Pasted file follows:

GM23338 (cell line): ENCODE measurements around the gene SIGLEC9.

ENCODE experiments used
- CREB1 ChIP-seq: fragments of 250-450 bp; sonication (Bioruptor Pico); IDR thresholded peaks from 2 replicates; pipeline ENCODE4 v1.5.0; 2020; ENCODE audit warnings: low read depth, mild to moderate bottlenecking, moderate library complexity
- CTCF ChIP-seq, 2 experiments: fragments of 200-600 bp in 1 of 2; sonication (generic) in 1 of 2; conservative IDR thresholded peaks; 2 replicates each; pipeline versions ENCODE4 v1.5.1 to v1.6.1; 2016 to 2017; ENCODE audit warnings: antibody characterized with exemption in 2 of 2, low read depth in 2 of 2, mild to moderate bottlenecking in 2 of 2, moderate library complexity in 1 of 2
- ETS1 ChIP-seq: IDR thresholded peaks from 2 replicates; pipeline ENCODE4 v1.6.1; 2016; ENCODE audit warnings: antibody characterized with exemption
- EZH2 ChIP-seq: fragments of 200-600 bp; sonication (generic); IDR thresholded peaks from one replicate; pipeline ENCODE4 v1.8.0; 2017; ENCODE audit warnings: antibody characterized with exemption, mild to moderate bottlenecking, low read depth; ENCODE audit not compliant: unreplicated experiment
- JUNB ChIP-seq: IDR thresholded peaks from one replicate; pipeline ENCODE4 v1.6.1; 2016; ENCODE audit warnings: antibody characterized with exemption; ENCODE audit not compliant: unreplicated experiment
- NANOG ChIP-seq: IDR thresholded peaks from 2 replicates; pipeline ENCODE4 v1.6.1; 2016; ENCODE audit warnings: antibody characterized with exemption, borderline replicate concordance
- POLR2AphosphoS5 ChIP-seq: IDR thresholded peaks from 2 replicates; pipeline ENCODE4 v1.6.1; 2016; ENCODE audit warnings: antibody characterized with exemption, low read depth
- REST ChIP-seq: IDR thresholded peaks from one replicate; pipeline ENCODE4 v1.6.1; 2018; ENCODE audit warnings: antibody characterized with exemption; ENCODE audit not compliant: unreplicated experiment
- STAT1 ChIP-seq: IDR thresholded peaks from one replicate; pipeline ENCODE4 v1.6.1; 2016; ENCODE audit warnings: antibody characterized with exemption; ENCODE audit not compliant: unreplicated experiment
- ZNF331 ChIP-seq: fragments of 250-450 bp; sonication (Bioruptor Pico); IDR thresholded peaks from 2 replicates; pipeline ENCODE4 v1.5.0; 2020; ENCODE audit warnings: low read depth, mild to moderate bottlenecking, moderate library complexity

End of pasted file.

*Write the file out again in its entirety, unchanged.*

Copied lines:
GM23338 (cell line): ENCODE measurements around the gene SIGLEC9.

ENCODE experiments used
- CREB1 ChIP-seq: fragments of 250-450 bp; sonication (Bioruptor Pico); IDR thresholded peaks from 2 replicates; pipeline ENCODE4 v1.5.0; 2020; ENCODE audit warnings: low read depth, mild to moderate bottlenecking, moderate library complexity
- CTCF ChIP-seq, 2 experiments: fragments of 200-600 bp in 1 of 2; sonication (generic) in 1 of 2; conservative IDR thresholded peaks; 2 replicates each; pipeline versions ENCODE4 v1.5.1 to v1.6.1; 2016 to 2017; ENCODE audit warnings: antibody characterized with exemption in 2 of 2, low read depth in 2 of 2, mild to moderate bottlenecking in 2 of 2, moderate library complexity in 1 of 2
- ETS1 ChIP-seq: IDR thresholded peaks from 2 replicates; pipeline ENCODE4 v1.6.1; 2016; ENCODE audit warnings: antibody characterized with exemption
- EZH2 ChIP-seq: fragments of 200-600 bp; sonication (generic); IDR thresholded peaks from one replicate; pipeline ENCODE4 v1.8.0; 2017; ENCODE audit warnings: antibody characterized with exemption, mild to moderate bottlenecking, low read depth; ENCODE audit not compliant: unreplicated experiment
- JUNB ChIP-seq: IDR thresholded peaks from one replicate; pipeline ENCODE4 v1.6.1; 2016; ENCODE audit warnings: antibody characterized with exemption; ENCODE audit not compliant: unreplicated experiment
- NANOG ChIP-seq: IDR thresholded peaks from 2 replicates; pipeline ENCODE4 v1.6.1; 2016; ENCODE audit warnings: antibody characterized with exemption, borderline replicate concordance
- POLR2AphosphoS5 ChIP-seq: IDR thresholded peaks from 2 replicates; pipeline ENCODE4 v1.6.1; 2016; ENCODE audit warnings: antibody characterized with exemption, low read depth
- REST ChIP-seq: IDR thresholded peaks from one replicate; pipeline ENCODE4 v1.6.1; 2018; ENCODE audit warnings: antibody characterized with exemption; ENCODE audit not compliant: unreplicated experiment
- STAT1 ChIP-seq: IDR thresholded peaks from one replicate; pipeline ENCODE4 v1.6.1; 2016; ENCODE audit warnings: antibody characterized with exemption; ENCODE audit not compliant: unreplicated experiment
- ZNF331 ChIP-seq: fragments of 250-450 bp; sonication (Bioruptor Pico); IDR thresholded peaks from 2 replicates; pipeline ENCODE4 v1.5.0; 2020; ENCODE audit warnings: low read depth, mild to moderate bottlenecking, moderate library complexity